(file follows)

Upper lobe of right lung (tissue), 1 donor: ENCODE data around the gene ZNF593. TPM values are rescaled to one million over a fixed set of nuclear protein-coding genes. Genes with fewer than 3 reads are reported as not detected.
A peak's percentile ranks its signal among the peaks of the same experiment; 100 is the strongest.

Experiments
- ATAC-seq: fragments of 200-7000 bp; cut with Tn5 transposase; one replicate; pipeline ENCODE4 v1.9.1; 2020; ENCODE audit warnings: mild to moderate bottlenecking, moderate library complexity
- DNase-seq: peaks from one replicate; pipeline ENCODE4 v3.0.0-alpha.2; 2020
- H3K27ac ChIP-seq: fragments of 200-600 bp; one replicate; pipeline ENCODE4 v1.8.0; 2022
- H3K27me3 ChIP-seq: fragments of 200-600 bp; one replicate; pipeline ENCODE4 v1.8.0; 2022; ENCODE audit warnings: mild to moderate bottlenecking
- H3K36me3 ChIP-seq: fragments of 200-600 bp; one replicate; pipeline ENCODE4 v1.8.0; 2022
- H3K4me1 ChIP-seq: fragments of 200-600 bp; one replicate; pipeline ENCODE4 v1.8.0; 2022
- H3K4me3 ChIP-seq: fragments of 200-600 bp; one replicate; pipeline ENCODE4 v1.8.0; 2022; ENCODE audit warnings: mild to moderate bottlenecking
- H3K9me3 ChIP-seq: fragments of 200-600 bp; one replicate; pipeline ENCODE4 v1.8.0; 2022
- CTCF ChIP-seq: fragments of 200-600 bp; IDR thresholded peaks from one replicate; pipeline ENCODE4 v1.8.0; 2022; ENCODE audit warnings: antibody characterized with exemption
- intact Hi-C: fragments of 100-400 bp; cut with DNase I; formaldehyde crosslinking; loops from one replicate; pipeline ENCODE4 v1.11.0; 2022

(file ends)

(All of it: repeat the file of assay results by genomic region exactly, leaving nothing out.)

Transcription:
Upper lobe of right lung (tissue), 1 donor: ENCODE data around the gene ZNF593. TPM values are rescaled to one million over a fixed set of nuclear protein-coding genes. Genes with fewer than 3 reads are reported as not detected.
A peak's percentile ranks its signal among the peaks of the same experiment; 100 is the strongest.

Experiments
- ATAC-seq: fragments of 200-7000 bp; cut with Tn5 transposase; one replicate; pipeline ENCODE4 v1.9.1; 2020; ENCODE audit warnings: mild to moderate bottlenecking, moderate library complexity
- DNase-seq: peaks from one replicate; pipeline ENCODE4 v3.0.0-alpha.2; 2020
- H3K27ac ChIP-seq: fragments of 200-600 bp; one replicate; pipeline ENCODE4 v1.8.0; 2022
- H3K27me3 ChIP-seq: fragments of 200-600 bp; one replicate; pipeline ENCODE4 v1.8.0; 2022; ENCODE audit warnings: mild to moderate bottlenecking
- H3K36me3 ChIP-seq: fragments of 200-600 bp; one replicate; pipeline ENCODE4 v1.8.0; 2022
- H3K4me1 ChIP-seq: fragments of 200-600 bp; one replicate; pipeline ENCODE4 v1.8.0; 2022
- H3K4me3 ChIP-seq: fragments of 200-600 bp; one replicate; pipeline ENCODE4 v1.8.0; 2022; ENCODE audit warnings: mild to moderate bottlenecking
- H3K9me3 ChIP-seq: fragments of 200-600 bp; one replicate; pipeline ENCODE4 v1.8.0; 2022
- CTCF ChIP-seq: fragments of 200-600 bp; IDR thresholded peaks from one replicate; pipeline ENCODE4 v1.8.0; 2022; ENCODE audit warnings: antibody characterized with exemption
- intact Hi-C: fragments of 100-400 bp; cut with DNase I; formaldehyde crosslinking; loops from one replicate; pipeline ENCODE4 v1.11.0; 2022